The Cultural Gutter

beyond good and bad, there is awesome

"We are all in the gutter, but some of us are looking at the stars." -- Oscar Wilde

The Pioneering Women of Electronic Music


The Vinyl Factory has an interactive timeline of women in electronic music from Ada Lovelace to the 2014 Ada Project–with links to recommended listening.

Emily Dickinson’s Holiday Advice


Poet Emily Dickinson shares her advice for spending the holidays alone.

“A Christmas Carol,” with Illustrations by John Leech


Project Gutenberg has a copy of Charles Dickens’ “A Christmas Carol” complete with scans of the cover and John Leech’s illustrations from the first edition.

Art History, Digitized


The Princeton University Digital Library has digitized three Seventeenth Century Japanese illustrated scrolls and you can view them here. Meanwhile, 100,000 images from Getty Research Institute are now available at the Digital Library of America. (via @BibliOdyssey)

“Leave No Black Plume As A Token: Tracing Poe’s Raven”


At Atlas Obscura, J.W. Ocker writes about Edgar Allan Poe’s “The Raven” in monuments, memorials, artifacts and ephemera. “I spent more than a year visiting memorials, mementos, monuments, and more dedicated or connected to Edgar Allan Poe in the places he lived and visited. That meant traveling from Massachusetts all the way down to an […]

Heart of Darkness, A Drawing For Every Page


Tin House has published an edition of Joseph Conrad’s Heart Of Darkness illustrated by Matt Kish, an interesting follow-up to Kish’s project, Moby-Dick In Pictures; One Drawing For Every Page. See more of Kish’s work here.

Black Victoriana


A gallery of photographs of people of African descent from the Victorian era. (Via Kit Marlowe)

Frozen: Jane Austen Meets The Snow Queen

Frozen thumb

My mom raised me with three things: Feminism; “You don’t have to like your sister, but you can’t hit her”; and a dislike of Disney. Writing them down now, I realize that all three are more applicable to Frozen, than I thought when I decided I should state my bias. I respect Disney’s progress in […]

Linda Bronte’s Terrifying Vision of Things To Come

There were not three Brontë Sisters, but four. Only Linda knew the future we all face.

“It is the Beating of His Hideous Heart.”

On the anniversary of Edgar Allan Poe’s death, here are some adaptations of The Tell-Tale Heart: a performance by Vincent Price,  an animated short, a reading for Massachusetts cable access and a short film.

Jane Eyre in Bollywood

There have been many, many adaptations of Jane Eyre–from the first talkie in which Jane sings Schubert to an all out musical in the 1990s/2000s.  So, of course, there is a Bollywood adaptation of Jane Eyre called, Sangdil in which “Rochester (here Shankar) and Jane (Kamla) were childhood friends[.]”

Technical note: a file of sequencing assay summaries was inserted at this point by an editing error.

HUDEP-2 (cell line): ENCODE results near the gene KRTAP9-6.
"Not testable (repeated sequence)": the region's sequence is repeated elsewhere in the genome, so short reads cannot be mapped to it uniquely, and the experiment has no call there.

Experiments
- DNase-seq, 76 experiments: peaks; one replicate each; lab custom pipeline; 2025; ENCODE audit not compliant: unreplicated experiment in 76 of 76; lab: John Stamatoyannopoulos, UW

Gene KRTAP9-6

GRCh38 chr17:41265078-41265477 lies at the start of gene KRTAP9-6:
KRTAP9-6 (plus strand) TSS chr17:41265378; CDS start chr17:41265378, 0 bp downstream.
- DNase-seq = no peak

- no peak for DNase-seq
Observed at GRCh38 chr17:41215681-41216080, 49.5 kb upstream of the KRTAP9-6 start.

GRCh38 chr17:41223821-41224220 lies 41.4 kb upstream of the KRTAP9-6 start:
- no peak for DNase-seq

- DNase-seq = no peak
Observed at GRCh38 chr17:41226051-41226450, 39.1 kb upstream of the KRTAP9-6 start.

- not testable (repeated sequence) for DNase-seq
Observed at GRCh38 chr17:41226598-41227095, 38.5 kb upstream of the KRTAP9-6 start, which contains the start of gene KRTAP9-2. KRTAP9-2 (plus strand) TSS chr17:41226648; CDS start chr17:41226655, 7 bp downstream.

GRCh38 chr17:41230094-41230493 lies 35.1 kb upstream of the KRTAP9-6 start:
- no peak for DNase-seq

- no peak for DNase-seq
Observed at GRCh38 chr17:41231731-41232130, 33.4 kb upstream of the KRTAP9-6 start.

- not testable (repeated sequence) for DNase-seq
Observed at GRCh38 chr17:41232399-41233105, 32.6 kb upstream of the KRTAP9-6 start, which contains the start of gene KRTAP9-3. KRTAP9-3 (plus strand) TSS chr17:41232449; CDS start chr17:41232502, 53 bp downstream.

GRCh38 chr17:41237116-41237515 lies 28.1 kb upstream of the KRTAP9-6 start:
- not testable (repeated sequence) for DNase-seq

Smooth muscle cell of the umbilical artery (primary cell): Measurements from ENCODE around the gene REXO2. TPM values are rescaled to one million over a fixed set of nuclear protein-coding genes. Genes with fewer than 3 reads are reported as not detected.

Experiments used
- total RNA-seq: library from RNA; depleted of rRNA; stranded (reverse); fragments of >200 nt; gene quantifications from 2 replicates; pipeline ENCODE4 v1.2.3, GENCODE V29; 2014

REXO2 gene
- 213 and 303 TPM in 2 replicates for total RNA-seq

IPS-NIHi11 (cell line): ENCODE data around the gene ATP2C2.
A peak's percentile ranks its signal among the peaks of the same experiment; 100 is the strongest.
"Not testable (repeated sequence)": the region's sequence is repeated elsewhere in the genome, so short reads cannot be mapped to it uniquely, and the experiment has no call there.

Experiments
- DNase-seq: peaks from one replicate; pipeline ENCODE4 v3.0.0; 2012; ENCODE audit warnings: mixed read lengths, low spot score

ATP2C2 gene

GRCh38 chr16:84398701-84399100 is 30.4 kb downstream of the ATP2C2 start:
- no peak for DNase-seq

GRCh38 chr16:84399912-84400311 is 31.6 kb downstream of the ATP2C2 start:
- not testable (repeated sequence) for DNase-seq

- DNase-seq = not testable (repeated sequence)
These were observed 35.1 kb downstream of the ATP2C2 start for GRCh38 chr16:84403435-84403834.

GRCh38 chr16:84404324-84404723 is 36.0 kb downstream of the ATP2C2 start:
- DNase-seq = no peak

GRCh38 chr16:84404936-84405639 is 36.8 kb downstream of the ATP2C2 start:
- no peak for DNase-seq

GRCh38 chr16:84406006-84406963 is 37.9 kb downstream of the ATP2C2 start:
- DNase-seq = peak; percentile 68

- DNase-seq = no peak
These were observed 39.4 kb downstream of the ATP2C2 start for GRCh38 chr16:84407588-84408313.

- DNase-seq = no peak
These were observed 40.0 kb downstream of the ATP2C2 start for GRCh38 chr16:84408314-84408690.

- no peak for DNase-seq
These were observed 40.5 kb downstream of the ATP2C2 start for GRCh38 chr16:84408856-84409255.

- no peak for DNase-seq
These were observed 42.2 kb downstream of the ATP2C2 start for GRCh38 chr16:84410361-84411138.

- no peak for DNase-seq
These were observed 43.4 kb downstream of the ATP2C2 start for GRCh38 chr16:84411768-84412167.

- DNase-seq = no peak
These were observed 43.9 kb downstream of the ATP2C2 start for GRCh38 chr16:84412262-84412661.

Bootstrap Theory and Superheroes

‘It seems to me,’ said Booker T.– ‘I don’t agree,’ Said W.E.B. —Dudley Randall In February, I wrote a piece about how much I like Dwayne McDuffie’s writing. Sadly, a few days later, he died. I’m still stunned .  I feel like I’ve just begun exploring his work, so I decided to look for his […]

A Case of Mesmerism

Mesmerism, the mystery beyond the veil and bodily decay are all rendered in delightfully cartoony style in Bahij Jaroudi’s “The Facts in the Case of M. Valdemar.”  Cartoon Brew has an interview as well as the short.

The Raven

James Earl Jones and Christopher Walken read Edgar Allan Poe’s “The Raven.”

Kirkbride, Castles of the Midwest.

Kirkbride Buildings are the castles of the American Midwest. They’re also 19th century State Hospitals.

“Book’em, Brontës!”

Brontë Sisters Power Dolls. They’re not action figures, they’re Power Dolls! “Book’em, Brontës!” (thanks, Denis!)

More Utagawa Kuniyoshi

A Doppelganger. A Giant Carp. A Tengu. The Curated Object has more images from “Graphic Heroes, Magic Monsters: Japanese Prints by Utagawa Kuniyoshi.”

Pretty Puppet Poe

Lo tech makes hi tech better! Puppets illustrate this ebook version of Edgar Allan Poe’s The Raven. (Also, check out the link to Two-Fisted Poe).

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  • Of Note Elsewhere

    In a 1988 Sight And Sound interview, Patricia Highsmith talks about film adaptations of her novels, from Strangers On A Train (1950) to The American Friend (1977)


    Open Culture has a re-vamped trailer for a film adaptation of  Alejandro Jodorowsky and Moebius’ comic The Incal. One that never happened. “[Incal‘s] success made it a logical candidate for film adaptation, and so director Pascal Blais brought together artists from Heavy Metal magazine (in which Mœbius first published some of his best known work) to make it happen. It resulted in nothing more than a trailer, but what a trailer; you can watch a recently revamped edition of the one Blais and his collaborators put together in the 1980s at the top of the post.” (Thanks, Felipe!)


    Hyperallergic has a gallery of astronomical and cosmological illustrations from photographer Michael Benson’s books, Cosmographics: Picturing Space Through Time. (Thanks, Stephanie!)


    A homophobic Tumblr post becomes Queer dystopian adventure fiction in two responses. Behold! (Thanks, Adele!)


    Tony Zhou has a new video up at Every Frame A Painting. This time, he looks at Buster Keaton and, “The Art Of The Gag.”


    At Dirge Magazine, friend of the Gutter Less Lee Moore writes about the cinema of Richard Kern. “My introduction to Richard Kern was an issue of Spin magazine from the mid-1980s. Having recently fallen under the spell of the feral pleasures of Scraping Foetus Off The Wheel – a.k.a. JG Thirlwell – I was intrigued by lurid descriptions of pornographic short films featuring Thirlwell and paramour/collaborator Lydia Lunch, whose snarky sound bites I scrawled in the margins of my diaries.”


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